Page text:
Thanks to fortunate circumstances the unique exhibits did not sink into oblivion; Haus der Seidenkultur (HdS) so to say saved them from the rubbish heap and “revived” them in order to present them in a temporary exhibition entitled “Krefeld in 3D as it once was”.
During the preparations for the exhibition, curator Achim Wahl was literally faced with huge challenges. After all each diorama with outside dimensions of 1.53 metres wide and 1.58 metres high weighs some 50 kilos. In order to transport them from the basement of the Robert-Jungk comprehensive school in Krefeld-Hüls where the dioramas were being stored, Wahl had to design and build a special sliding carriage which he named “Pharaoh”.
NEW OWNER NEEDED
The exhibits are in the meantime rather aged and will hardly survive renewed storage. Wahl: “They need to be expertly restored because not just the heads of the small figure have suffered over the past 58 years.” Therefore HdS is now looking for someone who is willing to take on the entire collection and restore it. (More about this soon)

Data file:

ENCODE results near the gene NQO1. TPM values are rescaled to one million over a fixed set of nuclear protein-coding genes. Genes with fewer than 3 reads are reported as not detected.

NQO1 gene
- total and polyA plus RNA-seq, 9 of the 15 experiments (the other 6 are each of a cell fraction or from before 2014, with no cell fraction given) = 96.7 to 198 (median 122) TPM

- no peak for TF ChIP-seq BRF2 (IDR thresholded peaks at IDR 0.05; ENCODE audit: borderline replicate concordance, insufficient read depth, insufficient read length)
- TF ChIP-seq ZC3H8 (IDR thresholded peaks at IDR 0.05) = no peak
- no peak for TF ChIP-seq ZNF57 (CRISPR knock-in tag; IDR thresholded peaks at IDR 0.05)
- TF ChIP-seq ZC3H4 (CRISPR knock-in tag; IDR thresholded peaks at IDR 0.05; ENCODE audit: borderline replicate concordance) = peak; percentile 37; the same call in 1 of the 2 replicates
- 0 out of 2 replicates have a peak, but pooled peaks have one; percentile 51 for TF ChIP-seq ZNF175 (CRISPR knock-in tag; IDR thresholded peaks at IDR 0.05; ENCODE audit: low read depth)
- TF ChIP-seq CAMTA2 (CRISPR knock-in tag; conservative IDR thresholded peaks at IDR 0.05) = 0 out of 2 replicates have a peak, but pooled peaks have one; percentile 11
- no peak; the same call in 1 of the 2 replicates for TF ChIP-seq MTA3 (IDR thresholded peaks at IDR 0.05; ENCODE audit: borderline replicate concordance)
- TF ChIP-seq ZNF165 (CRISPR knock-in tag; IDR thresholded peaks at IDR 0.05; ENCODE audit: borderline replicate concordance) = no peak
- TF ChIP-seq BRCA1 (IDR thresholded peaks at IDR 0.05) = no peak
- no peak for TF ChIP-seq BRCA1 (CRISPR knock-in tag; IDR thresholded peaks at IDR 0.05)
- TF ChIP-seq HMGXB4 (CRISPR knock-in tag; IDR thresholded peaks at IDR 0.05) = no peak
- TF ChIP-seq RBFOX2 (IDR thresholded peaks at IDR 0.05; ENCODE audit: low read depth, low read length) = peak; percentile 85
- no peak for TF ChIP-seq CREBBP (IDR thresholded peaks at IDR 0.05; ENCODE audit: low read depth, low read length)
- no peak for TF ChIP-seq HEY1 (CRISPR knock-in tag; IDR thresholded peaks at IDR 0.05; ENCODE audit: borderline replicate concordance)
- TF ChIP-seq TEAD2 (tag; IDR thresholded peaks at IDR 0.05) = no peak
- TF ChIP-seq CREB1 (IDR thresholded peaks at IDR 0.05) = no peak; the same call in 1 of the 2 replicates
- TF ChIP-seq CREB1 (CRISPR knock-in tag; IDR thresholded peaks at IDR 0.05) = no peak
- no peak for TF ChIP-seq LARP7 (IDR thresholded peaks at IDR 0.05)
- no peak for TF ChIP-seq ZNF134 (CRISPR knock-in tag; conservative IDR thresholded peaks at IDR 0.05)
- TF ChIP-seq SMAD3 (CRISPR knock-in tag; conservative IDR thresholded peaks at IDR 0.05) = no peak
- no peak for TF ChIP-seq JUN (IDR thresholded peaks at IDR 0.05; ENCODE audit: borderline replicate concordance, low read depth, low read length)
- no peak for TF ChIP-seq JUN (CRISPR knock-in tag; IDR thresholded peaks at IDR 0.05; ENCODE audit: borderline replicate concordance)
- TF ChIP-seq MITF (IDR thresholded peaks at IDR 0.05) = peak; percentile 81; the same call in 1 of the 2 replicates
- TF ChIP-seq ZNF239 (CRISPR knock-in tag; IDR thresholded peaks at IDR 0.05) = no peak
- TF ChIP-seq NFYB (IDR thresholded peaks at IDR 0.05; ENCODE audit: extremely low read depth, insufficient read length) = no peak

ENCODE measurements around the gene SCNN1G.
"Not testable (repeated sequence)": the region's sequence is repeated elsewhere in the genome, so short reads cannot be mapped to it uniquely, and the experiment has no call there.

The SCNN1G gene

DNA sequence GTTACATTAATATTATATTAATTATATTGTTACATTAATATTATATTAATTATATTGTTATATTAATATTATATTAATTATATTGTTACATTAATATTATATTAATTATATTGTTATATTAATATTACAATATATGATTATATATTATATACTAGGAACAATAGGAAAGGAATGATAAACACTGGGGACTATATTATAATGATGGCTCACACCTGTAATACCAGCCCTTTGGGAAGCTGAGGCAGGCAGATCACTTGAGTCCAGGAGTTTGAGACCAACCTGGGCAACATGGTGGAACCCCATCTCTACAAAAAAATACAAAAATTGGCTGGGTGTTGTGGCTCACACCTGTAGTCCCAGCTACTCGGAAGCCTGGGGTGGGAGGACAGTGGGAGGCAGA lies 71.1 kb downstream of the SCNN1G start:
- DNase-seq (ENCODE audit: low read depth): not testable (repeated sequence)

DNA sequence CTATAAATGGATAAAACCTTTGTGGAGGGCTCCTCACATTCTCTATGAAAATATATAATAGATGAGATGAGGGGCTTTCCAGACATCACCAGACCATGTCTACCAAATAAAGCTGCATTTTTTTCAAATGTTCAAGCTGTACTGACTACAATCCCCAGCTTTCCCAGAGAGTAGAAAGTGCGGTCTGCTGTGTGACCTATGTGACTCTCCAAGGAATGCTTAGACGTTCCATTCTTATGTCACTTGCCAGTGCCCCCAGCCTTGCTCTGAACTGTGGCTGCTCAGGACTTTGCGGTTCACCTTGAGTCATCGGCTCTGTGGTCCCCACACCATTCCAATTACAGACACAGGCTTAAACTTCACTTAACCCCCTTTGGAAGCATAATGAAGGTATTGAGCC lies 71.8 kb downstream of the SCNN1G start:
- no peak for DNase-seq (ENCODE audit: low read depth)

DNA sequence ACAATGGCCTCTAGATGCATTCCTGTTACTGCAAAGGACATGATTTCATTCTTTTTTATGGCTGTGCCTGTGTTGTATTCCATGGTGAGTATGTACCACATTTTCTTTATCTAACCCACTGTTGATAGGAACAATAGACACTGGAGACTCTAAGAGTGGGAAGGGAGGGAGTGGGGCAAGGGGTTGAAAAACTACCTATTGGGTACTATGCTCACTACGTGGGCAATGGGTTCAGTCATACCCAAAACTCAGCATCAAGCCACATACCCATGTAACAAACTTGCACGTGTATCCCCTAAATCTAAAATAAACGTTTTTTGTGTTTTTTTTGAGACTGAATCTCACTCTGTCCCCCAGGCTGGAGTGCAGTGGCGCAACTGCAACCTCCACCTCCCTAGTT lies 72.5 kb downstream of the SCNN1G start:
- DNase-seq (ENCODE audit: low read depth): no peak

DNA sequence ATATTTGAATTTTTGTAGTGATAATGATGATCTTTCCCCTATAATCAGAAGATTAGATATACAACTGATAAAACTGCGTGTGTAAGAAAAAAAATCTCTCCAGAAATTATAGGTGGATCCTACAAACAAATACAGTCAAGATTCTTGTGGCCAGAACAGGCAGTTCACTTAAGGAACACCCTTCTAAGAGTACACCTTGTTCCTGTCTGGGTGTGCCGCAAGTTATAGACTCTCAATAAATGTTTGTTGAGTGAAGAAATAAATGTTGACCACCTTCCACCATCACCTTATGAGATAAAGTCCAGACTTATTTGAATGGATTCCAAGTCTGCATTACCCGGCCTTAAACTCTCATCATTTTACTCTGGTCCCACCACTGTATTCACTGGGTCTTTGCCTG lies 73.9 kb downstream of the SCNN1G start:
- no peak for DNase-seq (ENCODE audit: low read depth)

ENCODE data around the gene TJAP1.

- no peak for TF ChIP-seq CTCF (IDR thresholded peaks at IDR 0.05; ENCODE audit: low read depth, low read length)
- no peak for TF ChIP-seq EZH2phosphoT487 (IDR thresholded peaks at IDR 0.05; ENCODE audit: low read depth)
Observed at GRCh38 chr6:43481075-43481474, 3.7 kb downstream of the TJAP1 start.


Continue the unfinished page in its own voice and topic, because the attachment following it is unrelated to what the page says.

Toma Neill, a well-known bandoneon player, who has perfectly mastered the instrument “Made in Krefeld” provided the music for the opening. Anyone who had previously regarded the instrument as a “Squeezbox from the Lower Rhine” was taught otherwise. Neill, amongst other things a guest musician with the orchestra “Neue Philharmonie Westfalen” enticed concertante sounds from the instrument. Chairman of the Association of Friends, Hansgeorg Hauser, was not the only one who had “never experienced or heard” such sounds from the bandoneon before.
Krefeld in 3D: Naturally the Kaiser Wilhelm Museum may not be left out.
Curator Achim Wahl (right) together with the head of the town archives Dr. Olaf Richter, who indicates the plan according to which this 3-D picture was reconstructed. It depicts the Schwanenmarkt with a view of the Alte Kirche (Old Church)